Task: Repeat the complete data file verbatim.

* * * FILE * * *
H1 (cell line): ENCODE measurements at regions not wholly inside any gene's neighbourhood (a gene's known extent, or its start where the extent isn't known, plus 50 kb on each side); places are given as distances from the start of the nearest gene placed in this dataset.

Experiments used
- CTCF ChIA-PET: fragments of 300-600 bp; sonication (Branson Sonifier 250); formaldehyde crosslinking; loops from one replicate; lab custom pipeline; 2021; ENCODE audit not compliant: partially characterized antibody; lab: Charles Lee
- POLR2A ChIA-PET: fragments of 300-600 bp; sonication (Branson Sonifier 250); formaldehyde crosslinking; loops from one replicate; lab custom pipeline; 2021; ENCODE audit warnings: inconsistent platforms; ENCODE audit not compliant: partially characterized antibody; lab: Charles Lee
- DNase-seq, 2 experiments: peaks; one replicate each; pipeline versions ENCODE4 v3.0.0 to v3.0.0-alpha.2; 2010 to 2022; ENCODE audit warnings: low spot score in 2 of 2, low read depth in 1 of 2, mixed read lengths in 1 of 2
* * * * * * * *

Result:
H1 (cell line): ENCODE measurements at regions not wholly inside any gene's neighbourhood (a gene's known extent, or its start where the extent isn't known, plus 50 kb on each side); places are given as distances from the start of the nearest gene placed in this dataset.

Experiments used
- CTCF ChIA-PET: fragments of 300-600 bp; sonication (Branson Sonifier 250); formaldehyde crosslinking; loops from one replicate; lab custom pipeline; 2021; ENCODE audit not compliant: partially characterized antibody; lab: Charles Lee
- POLR2A ChIA-PET: fragments of 300-600 bp; sonication (Branson Sonifier 250); formaldehyde crosslinking; loops from one replicate; lab custom pipeline; 2021; ENCODE audit warnings: inconsistent platforms; ENCODE audit not compliant: partially characterized antibody; lab: Charles Lee
- DNase-seq, 2 experiments: peaks; one replicate each; pipeline versions ENCODE4 v3.0.0 to v3.0.0-alpha.2; 2010 to 2022; ENCODE audit warnings: low spot score in 2 of 2, low read depth in 1 of 2, mixed read lengths in 1 of 2